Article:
# Expanders and the Mixing Lemma

Themistoklis Haris

This write-up will be about expander graphs, an indispensable tool in computer science. Expanders are widely used in error-correcting codes, complexity theory, hashing and computer networks.

## Definitions

Let $G=(V,E)$ be a graph. Let $S,T \subseteq V$. We define $E(S,T) := \{(u,v)\mid \{u,v\} \in E, u\in S, v\in T\}$: this is the edges $u\to v$ from $S$ to $T$. Let $e(S,T) = |E(S,T)|$. Note that if $S$ and $T$ have a non-empty intersection then we count the edges between $S$ and $T$ twice.

We define the **edge boundary** of a set $S \subseteq V$ as $\partial S := E(S,V\setminus S)$. The **vertex boundary** is the number of neighbors of $S$ that are not in $S$.

Definition

A graph is a

$\varepsilon$-edge expanderif all subsets $S \subset V$ such that $|S| \leq |V|/2$ satisfy:$h(S) = \frac{|\partial S|}{|E(S,V)|} \geq \varepsilon$

Intuitively, we can think of it as follows: a social network is a $1/2$ expander if for all groups of people, the number of friends outside of the group is at least $1/2$ the total number of friends of the group. We have a name for the largest $\varepsilon$ this definition works for: **the isoperimetric number, or Cheeger constant**.

An adjacent definition, an **$\varepsilon$-vertex expander** is a graph where all $S \subset V$ with $|S|\leq |V|/2$ have $N(S) \geq \varepsilon |S|$. These two notions of expansion are *combinatorial* and well-motivated. Let's see an example

#### Examples

- Consider $K_n$. We can prove that it is a $1$-vertex expander (which is actually optimal) and a $\frac{1}{2} + O(1/n)$ edge expander. This is a good exercise that we will leave for the end.
- Cycle graphs and Cayley graphs are interesting constructions of expanders.

## Spectral Expansion

Beyond the combinatorial definitions, we can also talk about *spectral expansion*. Let $G$ be $d$-regular, and consider its normalized adjacency matrix: $A_G = A/d$. Let $\lambda_1\geq \lambda_2\geq\cdots\geq \lambda_n$ be the spectrum of $A_G$. By the Perron-Frobenius Theorem we can show that:

- $\vec{1}$ is an eigenvector of $A_G$ with eigenvalue 1. This eigenvector is also called a
*Perron*vector, because all its coordinates are strictly positive. - $1 = \lambda_1 \geq \cdots \geq \lambda_n \geq -1$.

Definition

$G$ is a $\lambda$-spectral expander if

$\lambda(G) := \max\{|\lambda_2|,|\lambda_n|\} \leq \lambda$We define the

spectral gapof a graph as $1-\lambda_2$.

What does the spectrum of a graph have anything to do with its expansion properties? The answer is that they are closely related, as we will see in the following theorem:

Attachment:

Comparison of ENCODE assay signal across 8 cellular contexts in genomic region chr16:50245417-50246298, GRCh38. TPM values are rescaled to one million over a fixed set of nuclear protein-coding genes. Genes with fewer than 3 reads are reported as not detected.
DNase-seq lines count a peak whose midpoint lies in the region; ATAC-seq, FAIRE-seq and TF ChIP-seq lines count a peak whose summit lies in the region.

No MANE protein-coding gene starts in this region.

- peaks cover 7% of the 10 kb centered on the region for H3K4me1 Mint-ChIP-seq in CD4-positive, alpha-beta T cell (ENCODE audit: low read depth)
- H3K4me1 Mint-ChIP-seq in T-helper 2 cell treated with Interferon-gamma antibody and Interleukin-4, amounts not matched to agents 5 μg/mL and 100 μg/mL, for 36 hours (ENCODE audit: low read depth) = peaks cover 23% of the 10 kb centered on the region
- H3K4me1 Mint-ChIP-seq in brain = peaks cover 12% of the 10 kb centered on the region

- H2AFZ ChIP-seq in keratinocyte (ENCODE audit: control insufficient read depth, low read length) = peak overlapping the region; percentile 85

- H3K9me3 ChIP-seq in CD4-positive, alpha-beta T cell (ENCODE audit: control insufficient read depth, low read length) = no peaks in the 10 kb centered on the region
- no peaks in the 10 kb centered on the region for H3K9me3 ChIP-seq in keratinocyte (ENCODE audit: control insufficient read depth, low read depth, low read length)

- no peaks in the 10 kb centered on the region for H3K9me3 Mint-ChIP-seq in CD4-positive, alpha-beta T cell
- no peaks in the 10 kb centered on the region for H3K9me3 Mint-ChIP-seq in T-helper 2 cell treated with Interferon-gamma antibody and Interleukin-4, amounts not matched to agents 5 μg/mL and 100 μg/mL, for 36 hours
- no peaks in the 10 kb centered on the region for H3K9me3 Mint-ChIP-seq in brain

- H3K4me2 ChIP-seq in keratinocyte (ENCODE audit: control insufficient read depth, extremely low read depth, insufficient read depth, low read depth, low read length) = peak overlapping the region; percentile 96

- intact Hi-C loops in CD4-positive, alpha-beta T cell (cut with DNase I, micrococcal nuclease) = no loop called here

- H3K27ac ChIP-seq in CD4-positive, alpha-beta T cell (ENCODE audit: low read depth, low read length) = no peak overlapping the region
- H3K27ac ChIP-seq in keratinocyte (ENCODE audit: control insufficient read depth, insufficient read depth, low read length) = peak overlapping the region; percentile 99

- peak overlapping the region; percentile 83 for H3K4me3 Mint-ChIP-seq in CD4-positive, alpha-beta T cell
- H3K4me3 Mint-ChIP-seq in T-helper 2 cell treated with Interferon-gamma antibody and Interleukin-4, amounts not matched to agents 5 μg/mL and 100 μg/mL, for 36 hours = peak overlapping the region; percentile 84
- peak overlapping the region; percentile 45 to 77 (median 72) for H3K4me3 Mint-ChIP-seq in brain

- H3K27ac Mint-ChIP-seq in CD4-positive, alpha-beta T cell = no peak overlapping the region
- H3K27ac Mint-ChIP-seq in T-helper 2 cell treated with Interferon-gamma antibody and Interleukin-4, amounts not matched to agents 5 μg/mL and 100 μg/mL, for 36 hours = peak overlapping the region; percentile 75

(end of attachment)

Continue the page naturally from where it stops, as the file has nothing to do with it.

Theorem

Expander Mixing Lemma

Let $G$ be a $d$-regular graph with normalized adjacency matrix $A_G$ whose spectrum is $\lambda_1 \geq \cdots \geq \lambda_n$. Then, for all $S,T \subseteq V$, we have:$\left|e(S,T)-\frac{d|S||T|}{n}\right|\leq \lambda(G)\cdot d\sqrt{|S|\cdot |T|}$

*Proof*: We kick things off with an important observation:

Tip$1_S^T (d A_G) 1_T = e(S,T)$This is because $(d A_G) 1_T$ gives for every $v \in V$ the number of neighbors in $T$, and subsequently multiplying by $1_S$ only keeps $v \in S$.

Now, let us consider an orthonormal eigenbasis $\{v_1,...,v_n\}$ for $A_G$. We can write $1_S = \sum \alpha_i v_i$ and $1_T = \sum \beta_i v_i$ and then

because of orthonormality. Now, note that $\lambda_1 = 1$ and so $\alpha_1 = 1_S^T \frac{\vec{1}}{\sqrt{n}} = \frac{|S|}{\sqrt{n}}$. Similarly, $\beta_i = 1_T^T \frac{\vec{1}}{\sqrt{n}} = \frac{|T|}{\sqrt{n}}$. So:

Which implies, by the triangle inequality, that:

which finally gives us the desired result. Note that $|S| = \sum\alpha_i^2$ and $|T| = \sum\beta_i^2$ and so by Cauchy-Schwarz we have:

This finishes the proof of the Expander Mixing Lemma. Next, we shall see some applications of it.

## Applications of the Expander Mixing Lemma

- Let $\alpha(G)$ be the size of the largest independent set in a graph $G$. If $G$ is a $d$-regular $\lambda$-expander, then

To see why, consider any independent set $S$ and apply the expander mixing lemma with $T = S$. We have that $e(S,T) = 0$, so:

which gives us the desired relationship.

- If $G$ is a $d$-regular $\lambda$-expander with $\lambda < 1/3$, then its
*diameter*(the largest distance between any two vertices) satisfies: